History of solar towers
The first solar tower was the National Solar Thermal Test operated by Sandia National Laboratories for the U.S. Department of Energy. Constructed in 1979 as a response to the energy crisis, it still runs today as a test facility that’s open to scientists and universities to study.
The National Solar Thermal Test Facility (NSTTF) is the only test facility of this type in the United States. The NSTTF’s primary goal is to provide experimental engineering data for the design, construction, and operation of unique components and systems in proposed solar thermal electrical plants planned for large-scale power generation, according to Sandia’s website.
The first commercial solar power tower was Solar One, which ran from 1982 to 1988 in the Mohave Desert. While it was able to store some energy into the evening (enough for start-up in the morning), it wasn’t efficient, which is why it was modified to become Solar Two. This second iteration switched over from using oil as a heat-transfer material to molten salt, which is also able to store thermal energy and has the added benefits of being nontoxic and non-flammable.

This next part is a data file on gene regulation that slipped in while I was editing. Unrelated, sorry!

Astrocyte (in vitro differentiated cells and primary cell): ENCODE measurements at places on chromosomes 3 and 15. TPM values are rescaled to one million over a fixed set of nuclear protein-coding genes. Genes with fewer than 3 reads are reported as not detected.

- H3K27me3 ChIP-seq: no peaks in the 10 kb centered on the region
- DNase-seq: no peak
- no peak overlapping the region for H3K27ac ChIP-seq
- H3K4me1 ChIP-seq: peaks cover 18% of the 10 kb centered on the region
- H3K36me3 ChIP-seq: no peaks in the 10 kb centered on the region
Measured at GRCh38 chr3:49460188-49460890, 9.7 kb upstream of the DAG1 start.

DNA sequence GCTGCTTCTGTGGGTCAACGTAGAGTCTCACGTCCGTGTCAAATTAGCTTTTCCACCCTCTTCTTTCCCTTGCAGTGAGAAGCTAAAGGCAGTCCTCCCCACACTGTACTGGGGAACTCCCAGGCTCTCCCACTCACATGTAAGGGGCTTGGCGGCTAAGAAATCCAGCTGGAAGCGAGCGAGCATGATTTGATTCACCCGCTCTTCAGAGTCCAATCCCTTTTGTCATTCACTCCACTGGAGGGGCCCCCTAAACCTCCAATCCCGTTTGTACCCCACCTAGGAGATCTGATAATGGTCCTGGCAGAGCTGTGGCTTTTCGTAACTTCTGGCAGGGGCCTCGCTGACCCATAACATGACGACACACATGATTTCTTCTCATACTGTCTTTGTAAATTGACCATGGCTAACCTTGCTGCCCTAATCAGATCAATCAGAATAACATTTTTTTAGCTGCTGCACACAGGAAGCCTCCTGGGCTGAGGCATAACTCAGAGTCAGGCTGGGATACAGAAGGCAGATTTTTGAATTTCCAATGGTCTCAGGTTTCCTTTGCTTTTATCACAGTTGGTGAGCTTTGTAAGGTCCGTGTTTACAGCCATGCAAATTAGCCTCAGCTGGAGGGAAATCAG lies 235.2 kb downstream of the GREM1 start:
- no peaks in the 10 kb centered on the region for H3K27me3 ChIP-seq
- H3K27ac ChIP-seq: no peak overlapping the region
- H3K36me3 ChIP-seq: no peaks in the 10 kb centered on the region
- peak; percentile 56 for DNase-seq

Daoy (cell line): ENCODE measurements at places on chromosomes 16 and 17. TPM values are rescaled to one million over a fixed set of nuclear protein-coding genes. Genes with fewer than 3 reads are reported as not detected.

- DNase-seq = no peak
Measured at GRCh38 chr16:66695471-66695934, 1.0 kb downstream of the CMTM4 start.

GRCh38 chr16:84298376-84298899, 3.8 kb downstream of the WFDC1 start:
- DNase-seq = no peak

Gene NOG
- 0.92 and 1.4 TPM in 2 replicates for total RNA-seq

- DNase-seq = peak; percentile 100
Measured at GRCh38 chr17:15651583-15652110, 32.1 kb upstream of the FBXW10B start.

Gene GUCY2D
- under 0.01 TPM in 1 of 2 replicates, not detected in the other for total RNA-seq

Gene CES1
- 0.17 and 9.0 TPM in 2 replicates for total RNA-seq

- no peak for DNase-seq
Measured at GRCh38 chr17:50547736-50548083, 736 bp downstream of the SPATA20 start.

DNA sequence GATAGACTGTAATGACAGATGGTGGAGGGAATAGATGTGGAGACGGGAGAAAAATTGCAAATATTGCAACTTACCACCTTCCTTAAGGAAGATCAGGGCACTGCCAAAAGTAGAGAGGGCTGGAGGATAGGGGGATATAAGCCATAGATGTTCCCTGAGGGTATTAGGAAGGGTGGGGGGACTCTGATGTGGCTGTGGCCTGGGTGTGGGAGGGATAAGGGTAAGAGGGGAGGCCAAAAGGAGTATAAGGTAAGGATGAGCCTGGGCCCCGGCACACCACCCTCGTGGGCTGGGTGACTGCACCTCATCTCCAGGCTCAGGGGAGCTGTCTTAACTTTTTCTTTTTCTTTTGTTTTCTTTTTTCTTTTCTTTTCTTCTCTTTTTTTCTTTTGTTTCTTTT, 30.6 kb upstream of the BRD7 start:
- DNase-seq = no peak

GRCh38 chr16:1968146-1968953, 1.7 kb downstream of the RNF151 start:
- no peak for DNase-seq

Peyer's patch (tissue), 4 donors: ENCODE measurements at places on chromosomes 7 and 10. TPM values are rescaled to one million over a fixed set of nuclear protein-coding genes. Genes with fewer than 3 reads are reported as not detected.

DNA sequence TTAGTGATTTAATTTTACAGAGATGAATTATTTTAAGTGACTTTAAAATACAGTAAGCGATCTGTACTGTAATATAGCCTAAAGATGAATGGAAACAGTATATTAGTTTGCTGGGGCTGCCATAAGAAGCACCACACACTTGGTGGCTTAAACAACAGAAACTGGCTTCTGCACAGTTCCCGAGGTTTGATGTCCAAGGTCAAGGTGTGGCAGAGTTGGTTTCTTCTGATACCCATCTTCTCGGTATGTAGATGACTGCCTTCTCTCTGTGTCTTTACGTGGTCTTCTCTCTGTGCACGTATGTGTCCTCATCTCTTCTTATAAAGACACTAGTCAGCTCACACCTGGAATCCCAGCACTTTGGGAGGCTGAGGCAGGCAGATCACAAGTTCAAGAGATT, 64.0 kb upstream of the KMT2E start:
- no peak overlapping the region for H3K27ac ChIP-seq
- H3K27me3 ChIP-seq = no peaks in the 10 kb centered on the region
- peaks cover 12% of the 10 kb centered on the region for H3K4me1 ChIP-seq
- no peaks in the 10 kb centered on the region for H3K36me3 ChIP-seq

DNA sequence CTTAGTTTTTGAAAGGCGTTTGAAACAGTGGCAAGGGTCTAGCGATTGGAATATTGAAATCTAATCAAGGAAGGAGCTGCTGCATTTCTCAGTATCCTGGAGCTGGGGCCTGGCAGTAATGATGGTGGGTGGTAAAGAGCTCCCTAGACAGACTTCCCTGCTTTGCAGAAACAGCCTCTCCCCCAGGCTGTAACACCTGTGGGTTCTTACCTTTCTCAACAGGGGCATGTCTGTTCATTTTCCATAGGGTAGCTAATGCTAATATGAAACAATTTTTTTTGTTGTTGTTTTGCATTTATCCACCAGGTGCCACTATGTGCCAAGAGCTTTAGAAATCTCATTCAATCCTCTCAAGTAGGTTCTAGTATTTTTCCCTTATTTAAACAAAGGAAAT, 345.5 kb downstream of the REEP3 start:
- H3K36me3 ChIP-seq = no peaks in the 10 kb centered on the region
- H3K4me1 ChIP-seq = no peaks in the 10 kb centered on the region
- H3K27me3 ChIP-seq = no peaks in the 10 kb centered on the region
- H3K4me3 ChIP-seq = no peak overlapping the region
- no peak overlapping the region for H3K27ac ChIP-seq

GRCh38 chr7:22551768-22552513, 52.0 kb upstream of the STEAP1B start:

In 2009, the Sierra Sun Tower was built in California’s Mojave Desert, and its 5 megawatt capacity reduced CO2 emissions by 7,000 tons per year when it was running. It was built as a model but was shut down in 2015 because it was deemed to costly to operate.
Outside the United States, solar tower projects include the PS10 solar power plant near Seville, Spain, which produces 11 MW of power and is part of a larger system that aims to produce 300 MW. It was built in 2007. Germany’s experimental Jülich solar tower, built in 2008, is the country’s only plant using this technology. It was sold to the German Aerospace Center in 2011 and remains in use. Other U.S. and European projects are detailed below.